Thursday, September 12, 2013

Who Knew.....

that SO MANY of us feel these same feelings?! Whoa.....I honestly thought I was one of a very few who felt *crazy* when it came to other people's alcohol use and I felt like an idiot! I have spent years feeling embarrassed and ashamed at my crazy drink counting, heart pounding, dry mouthed, sheer terror in the face of everyone elses FUN.  Why can't I just relax and have FUN?! Because its NOT fun!!!  

I did talk to my sponsor and she was filled with kind advice to be gentle with myself, to let it all go, to only be around alcohol in small doses....then she sent me these thoughts about handling our fears:

"The first thing in handling our fear is owning it. Name it. Recognize it. And accept it. There is nothing inherently bad about being afraid. The danger comes from ignoring it and stuffing it, or by feeding it. After we acknowledge it we need to think about it. Why am I so bothered by this? Can I reason myself through this? We can talk about it, we can journal about it."

Another thing she said that really hit the nail on the head was that, "you never know when it will turn bad and that leaves us feeling very helpless." YES! What can begin as a fun time is always just one drink away at any given point from going bad. As a child, a little child, a preschooler aged child, I was a drink counter. I knew that the higher the numbers went, the more the risk of everything exploding became. Drinks 1-4 were in the green zone. We were all safe and all was still happy. Drinks 5-9 was the yellow zone and the stress was beginning to build. Drinks 10+ was the red zone. And of course this all depended on what type of alcohol was being consumed. Beer had quite a bit more leeway. Hard alcohol's red zone drinking could come much sooner than the 10+ scale and take us all by surprise.

I want to thank you all for your comments and sharing your experiences with me. Very meaningful. Some of you said things that really resonated with me..... lots of talk about PTSD (feels rather self indulgent using that term,) navigating landmines in the war-zone of alcoholism...either active or the long ago memories that are laying dormant in our minds and hearts, someone referred to watching my kids drink as watching them play Russian Roulette (YES,) lots of validation and permission to cry and to feel whatever I need to, and bless your hearts....confidence that I can indeed find my way through this!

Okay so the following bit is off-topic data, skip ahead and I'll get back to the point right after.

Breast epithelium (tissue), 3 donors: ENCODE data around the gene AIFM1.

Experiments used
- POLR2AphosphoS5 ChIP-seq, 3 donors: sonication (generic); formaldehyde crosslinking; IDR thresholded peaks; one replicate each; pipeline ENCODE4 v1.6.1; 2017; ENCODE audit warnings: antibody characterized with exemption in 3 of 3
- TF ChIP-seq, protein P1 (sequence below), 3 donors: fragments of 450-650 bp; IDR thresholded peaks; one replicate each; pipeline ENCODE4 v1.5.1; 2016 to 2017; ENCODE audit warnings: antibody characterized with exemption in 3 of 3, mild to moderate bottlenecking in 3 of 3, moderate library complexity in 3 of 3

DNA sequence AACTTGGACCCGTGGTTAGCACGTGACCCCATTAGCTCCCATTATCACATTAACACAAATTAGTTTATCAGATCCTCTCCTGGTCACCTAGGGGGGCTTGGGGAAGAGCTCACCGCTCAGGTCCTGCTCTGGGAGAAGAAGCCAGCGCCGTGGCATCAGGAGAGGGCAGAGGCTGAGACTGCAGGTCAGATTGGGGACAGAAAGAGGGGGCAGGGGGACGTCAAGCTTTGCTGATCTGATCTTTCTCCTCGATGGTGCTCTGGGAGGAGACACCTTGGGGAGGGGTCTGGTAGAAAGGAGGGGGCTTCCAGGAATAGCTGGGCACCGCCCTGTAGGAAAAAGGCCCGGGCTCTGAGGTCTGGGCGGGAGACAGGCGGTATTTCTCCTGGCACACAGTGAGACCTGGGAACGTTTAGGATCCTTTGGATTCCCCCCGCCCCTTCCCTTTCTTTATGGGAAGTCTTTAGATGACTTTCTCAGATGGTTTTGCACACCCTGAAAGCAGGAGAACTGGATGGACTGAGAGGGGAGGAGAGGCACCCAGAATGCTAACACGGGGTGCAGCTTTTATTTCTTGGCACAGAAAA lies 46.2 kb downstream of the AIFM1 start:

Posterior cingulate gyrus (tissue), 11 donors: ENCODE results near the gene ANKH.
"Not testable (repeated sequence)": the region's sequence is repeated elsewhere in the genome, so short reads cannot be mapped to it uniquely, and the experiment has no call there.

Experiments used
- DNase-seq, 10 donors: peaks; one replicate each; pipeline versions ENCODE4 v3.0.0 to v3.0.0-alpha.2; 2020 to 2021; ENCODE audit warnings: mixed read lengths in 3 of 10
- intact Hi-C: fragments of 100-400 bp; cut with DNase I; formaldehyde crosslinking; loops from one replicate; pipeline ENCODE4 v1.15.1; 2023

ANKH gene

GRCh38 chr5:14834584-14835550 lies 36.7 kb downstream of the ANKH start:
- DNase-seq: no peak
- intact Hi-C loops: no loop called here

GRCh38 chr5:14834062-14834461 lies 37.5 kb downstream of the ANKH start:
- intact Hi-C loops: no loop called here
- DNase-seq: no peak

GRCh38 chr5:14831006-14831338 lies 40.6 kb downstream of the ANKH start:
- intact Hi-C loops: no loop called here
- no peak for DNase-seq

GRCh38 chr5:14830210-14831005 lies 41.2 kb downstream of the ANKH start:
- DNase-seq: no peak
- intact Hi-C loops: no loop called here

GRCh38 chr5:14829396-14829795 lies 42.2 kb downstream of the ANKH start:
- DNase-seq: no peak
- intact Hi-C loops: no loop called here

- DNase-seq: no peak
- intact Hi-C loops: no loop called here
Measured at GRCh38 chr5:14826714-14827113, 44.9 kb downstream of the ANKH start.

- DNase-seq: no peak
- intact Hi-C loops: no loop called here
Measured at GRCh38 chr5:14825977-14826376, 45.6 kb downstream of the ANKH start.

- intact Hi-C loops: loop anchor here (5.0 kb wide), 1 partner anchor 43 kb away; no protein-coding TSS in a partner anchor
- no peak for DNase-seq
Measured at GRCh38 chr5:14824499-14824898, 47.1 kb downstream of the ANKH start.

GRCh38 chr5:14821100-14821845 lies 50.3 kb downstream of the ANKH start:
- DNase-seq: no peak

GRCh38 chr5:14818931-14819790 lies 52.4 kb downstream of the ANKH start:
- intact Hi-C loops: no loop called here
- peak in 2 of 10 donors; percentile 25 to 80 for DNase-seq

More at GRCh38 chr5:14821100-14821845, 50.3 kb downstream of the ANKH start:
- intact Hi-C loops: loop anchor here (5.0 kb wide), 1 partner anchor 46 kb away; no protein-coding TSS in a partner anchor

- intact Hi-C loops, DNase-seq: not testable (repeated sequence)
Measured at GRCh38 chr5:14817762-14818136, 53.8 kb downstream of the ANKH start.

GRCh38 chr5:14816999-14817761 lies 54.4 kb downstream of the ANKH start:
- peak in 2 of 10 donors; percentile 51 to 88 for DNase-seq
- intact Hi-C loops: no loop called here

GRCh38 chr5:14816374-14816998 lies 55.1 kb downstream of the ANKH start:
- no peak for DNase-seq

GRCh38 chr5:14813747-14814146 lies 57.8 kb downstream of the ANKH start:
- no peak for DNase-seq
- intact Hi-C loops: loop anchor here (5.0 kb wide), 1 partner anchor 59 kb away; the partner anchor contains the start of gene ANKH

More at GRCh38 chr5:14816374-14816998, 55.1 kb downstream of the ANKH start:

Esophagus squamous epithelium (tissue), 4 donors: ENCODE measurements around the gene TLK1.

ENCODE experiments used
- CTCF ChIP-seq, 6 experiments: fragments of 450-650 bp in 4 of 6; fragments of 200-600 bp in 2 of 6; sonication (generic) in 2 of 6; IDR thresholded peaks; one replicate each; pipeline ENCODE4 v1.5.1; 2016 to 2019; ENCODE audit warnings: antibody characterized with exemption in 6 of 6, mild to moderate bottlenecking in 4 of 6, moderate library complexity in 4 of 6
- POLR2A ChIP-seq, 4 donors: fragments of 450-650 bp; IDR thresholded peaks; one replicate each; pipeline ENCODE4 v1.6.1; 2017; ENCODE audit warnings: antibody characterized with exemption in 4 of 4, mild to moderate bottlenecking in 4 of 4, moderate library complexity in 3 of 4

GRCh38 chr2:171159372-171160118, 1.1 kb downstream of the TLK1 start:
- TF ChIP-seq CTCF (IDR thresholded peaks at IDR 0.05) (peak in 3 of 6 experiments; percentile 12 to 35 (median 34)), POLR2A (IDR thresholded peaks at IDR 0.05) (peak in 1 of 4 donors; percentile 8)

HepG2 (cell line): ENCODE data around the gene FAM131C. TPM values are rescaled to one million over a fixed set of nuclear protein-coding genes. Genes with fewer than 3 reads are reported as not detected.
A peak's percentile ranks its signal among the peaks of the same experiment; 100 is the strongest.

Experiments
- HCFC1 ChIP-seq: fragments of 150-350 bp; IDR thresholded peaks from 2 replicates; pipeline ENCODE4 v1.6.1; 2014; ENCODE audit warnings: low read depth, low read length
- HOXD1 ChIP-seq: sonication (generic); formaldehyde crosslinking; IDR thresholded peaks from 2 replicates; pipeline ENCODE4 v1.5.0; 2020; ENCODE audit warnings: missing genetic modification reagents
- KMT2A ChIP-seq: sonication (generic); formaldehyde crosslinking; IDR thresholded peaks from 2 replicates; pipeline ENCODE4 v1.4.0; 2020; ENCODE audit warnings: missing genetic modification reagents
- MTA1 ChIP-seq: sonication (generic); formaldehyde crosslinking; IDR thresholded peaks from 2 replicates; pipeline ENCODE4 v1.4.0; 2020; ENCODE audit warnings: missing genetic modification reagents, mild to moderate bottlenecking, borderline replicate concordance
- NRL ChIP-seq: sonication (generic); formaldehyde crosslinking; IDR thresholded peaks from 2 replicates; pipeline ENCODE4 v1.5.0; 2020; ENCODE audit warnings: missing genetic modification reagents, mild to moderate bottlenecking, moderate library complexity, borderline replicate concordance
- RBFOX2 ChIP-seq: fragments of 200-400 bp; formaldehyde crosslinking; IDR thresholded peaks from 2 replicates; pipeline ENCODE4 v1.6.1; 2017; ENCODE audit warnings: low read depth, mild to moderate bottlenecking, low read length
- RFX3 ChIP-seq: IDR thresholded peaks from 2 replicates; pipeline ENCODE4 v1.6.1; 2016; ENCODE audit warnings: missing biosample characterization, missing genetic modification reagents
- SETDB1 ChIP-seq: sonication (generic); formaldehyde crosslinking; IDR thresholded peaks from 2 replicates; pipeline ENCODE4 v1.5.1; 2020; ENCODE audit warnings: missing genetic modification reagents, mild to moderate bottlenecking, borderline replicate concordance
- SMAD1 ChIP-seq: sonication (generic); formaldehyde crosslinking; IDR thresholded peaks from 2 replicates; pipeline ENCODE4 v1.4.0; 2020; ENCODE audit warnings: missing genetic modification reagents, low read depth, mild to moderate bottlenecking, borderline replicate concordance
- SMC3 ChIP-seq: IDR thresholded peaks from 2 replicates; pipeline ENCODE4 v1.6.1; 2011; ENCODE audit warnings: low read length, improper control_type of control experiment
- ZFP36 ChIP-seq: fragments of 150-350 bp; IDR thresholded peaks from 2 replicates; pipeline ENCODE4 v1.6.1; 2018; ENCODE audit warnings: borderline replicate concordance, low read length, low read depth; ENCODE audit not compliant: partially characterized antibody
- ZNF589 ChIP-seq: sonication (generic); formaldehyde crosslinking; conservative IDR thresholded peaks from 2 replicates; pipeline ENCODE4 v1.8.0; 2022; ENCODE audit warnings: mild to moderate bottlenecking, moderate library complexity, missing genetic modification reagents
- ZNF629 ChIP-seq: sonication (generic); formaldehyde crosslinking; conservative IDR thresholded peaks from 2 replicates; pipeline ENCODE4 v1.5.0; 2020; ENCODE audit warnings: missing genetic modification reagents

I also got the name of a therapist that sounds like she will be a good fit. I don't think I can find my way alone through all of this, and I DO, most certainly, want to find my way out of this quagmire. I can't stand the idea that something has this kind of control over undo me emotionally where I am powerless to do anything to stop it.

Alcoholism is a cunning and baffling and powerful disease.The ripple effect of its mark in personal lives is very very far reaching.

So here we go.....
Bless you all!


Mrs. Dubose said...

I was diagnosed with PTSD and I thought it was ridiculous. But, I really have it. I am on HIGH ALERT all the time. I have to keep the ringer off on my phone as it will make me almost weak in the knees to hear it go off. My other children are on a very short leash even though they are well behaved and deserve more independence. They actually understand and they know I am getting help but oh, the symptoms are awful. Constantly waiting for the other shoe to drop is a very uncomfortable place to dwell.

At my meetings many, many people have shared that they cannot tolerate being around people who drink, so I know that you are not alone. I had a graduation party for my son this summer and we had NO alcohol at it. I make no apologies for it. Maybe as healing occurs I will feel differently but that is where I am today.

Hang in there. If you ever get a chance, drop by my blog and say hello. I started out writing about some health challenges I faced but eventually I admitted the struggles with my daughter and have written a lot about that as well.

Many blessings.

Dad and Mom said...

Just keep repeating, "I am not alone." You are not alone. None of us are alone.

notmyboy said...

We all live different lives until addiction takes hold. Then we are all the same. Weird how that works.

I have to say, you are one of my favorite bloggers. I might not comment much, but you are always in my thoughts and prayers. You are real. I think that is what I love the most about your writing.

Syd said...

I have learned to be much more comfortable now around other people who are drinking. I still find that I get anxious when people get drunk. I don't like to be around drunks. And I know it does stem from flashbacks to years ago when I saw my father drunk and also my wife drunk. These are not visions that I focus on but the gut reaction is still there. The disease is indeed far reaching.